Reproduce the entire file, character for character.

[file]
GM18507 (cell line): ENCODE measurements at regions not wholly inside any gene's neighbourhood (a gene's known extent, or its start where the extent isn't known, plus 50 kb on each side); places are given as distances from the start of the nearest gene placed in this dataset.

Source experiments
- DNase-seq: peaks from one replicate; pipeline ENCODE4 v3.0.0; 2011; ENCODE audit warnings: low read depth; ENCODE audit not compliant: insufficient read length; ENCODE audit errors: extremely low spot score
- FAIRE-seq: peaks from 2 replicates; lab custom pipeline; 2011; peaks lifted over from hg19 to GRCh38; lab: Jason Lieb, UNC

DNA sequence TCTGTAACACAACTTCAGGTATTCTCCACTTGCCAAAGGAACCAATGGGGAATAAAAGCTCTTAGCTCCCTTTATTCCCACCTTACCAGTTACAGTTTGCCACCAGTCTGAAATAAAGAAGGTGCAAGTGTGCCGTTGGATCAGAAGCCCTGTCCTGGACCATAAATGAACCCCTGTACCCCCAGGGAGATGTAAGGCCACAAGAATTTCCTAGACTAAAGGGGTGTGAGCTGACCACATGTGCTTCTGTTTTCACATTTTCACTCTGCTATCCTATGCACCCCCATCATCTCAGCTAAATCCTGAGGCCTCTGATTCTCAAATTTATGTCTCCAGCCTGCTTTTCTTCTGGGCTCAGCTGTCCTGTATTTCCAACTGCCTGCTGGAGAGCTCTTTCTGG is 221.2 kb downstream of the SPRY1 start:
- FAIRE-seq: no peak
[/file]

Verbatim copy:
GM18507 (cell line): ENCODE measurements at regions not wholly inside any gene's neighbourhood (a gene's known extent, or its start where the extent isn't known, plus 50 kb on each side); places are given as distances from the start of the nearest gene placed in this dataset.

Source experiments
- DNase-seq: peaks from one replicate; pipeline ENCODE4 v3.0.0; 2011; ENCODE audit warnings: low read depth; ENCODE audit not compliant: insufficient read length; ENCODE audit errors: extremely low spot score
- FAIRE-seq: peaks from 2 replicates; lab custom pipeline; 2011; peaks lifted over from hg19 to GRCh38; lab: Jason Lieb, UNC

DNA sequence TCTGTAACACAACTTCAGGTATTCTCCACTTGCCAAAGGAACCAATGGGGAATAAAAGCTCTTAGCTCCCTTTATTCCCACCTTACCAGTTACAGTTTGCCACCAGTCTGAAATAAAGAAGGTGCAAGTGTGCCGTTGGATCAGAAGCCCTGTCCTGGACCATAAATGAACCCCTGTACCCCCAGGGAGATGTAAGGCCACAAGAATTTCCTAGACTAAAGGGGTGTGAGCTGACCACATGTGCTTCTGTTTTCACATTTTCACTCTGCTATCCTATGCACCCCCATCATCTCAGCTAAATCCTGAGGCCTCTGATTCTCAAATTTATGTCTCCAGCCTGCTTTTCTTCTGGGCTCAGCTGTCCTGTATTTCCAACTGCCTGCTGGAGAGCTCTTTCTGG is 221.2 kb downstream of the SPRY1 start:
- FAIRE-seq: no peak